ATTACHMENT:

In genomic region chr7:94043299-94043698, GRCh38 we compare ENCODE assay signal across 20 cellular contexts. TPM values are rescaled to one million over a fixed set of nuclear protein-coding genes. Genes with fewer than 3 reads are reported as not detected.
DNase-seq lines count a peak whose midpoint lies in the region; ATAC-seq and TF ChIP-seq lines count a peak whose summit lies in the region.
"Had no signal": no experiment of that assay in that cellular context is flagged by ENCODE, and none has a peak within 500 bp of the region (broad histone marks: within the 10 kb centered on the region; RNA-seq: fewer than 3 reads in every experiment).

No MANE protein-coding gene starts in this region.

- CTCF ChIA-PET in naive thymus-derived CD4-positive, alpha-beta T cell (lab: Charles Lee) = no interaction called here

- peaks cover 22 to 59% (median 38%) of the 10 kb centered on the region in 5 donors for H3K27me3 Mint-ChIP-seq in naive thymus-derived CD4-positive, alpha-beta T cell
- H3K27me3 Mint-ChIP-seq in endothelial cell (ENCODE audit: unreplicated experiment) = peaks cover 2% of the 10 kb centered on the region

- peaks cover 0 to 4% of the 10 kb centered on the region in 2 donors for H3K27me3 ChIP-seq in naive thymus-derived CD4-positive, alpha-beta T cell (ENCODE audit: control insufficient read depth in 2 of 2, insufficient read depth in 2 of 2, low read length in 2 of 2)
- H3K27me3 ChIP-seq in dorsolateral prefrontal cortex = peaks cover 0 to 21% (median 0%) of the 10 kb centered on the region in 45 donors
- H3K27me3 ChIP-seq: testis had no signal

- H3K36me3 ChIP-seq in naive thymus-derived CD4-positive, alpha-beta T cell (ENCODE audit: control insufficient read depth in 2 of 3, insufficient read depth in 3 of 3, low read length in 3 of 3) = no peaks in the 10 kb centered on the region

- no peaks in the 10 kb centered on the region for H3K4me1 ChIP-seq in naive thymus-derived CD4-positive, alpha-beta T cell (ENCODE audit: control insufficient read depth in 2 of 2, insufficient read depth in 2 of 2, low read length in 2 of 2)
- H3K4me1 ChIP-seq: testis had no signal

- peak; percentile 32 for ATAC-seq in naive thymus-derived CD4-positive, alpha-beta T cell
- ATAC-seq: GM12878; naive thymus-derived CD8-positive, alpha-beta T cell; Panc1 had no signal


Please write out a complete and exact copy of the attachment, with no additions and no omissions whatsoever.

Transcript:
In genomic region chr7:94043299-94043698, GRCh38 we compare ENCODE assay signal across 20 cellular contexts. TPM values are rescaled to one million over a fixed set of nuclear protein-coding genes. Genes with fewer than 3 reads are reported as not detected.
DNase-seq lines count a peak whose midpoint lies in the region; ATAC-seq and TF ChIP-seq lines count a peak whose summit lies in the region.
"Had no signal": no experiment of that assay in that cellular context is flagged by ENCODE, and none has a peak within 500 bp of the region (broad histone marks: within the 10 kb centered on the region; RNA-seq: fewer than 3 reads in every experiment).

No MANE protein-coding gene starts in this region.

- CTCF ChIA-PET in naive thymus-derived CD4-positive, alpha-beta T cell (lab: Charles Lee) = no interaction called here

- peaks cover 22 to 59% (median 38%) of the 10 kb centered on the region in 5 donors for H3K27me3 Mint-ChIP-seq in naive thymus-derived CD4-positive, alpha-beta T cell
- H3K27me3 Mint-ChIP-seq in endothelial cell (ENCODE audit: unreplicated experiment) = peaks cover 2% of the 10 kb centered on the region

- peaks cover 0 to 4% of the 10 kb centered on the region in 2 donors for H3K27me3 ChIP-seq in naive thymus-derived CD4-positive, alpha-beta T cell (ENCODE audit: control insufficient read depth in 2 of 2, insufficient read depth in 2 of 2, low read length in 2 of 2)
- H3K27me3 ChIP-seq in dorsolateral prefrontal cortex = peaks cover 0 to 21% (median 0%) of the 10 kb centered on the region in 45 donors
- H3K27me3 ChIP-seq: testis had no signal

- H3K36me3 ChIP-seq in naive thymus-derived CD4-positive, alpha-beta T cell (ENCODE audit: control insufficient read depth in 2 of 3, insufficient read depth in 3 of 3, low read length in 3 of 3) = no peaks in the 10 kb centered on the region

- no peaks in the 10 kb centered on the region for H3K4me1 ChIP-seq in naive thymus-derived CD4-positive, alpha-beta T cell (ENCODE audit: control insufficient read depth in 2 of 2, insufficient read depth in 2 of 2, low read length in 2 of 2)
- H3K4me1 ChIP-seq: testis had no signal

- peak; percentile 32 for ATAC-seq in naive thymus-derived CD4-positive, alpha-beta T cell
- ATAC-seq: GM12878; naive thymus-derived CD8-positive, alpha-beta T cell; Panc1 had no signal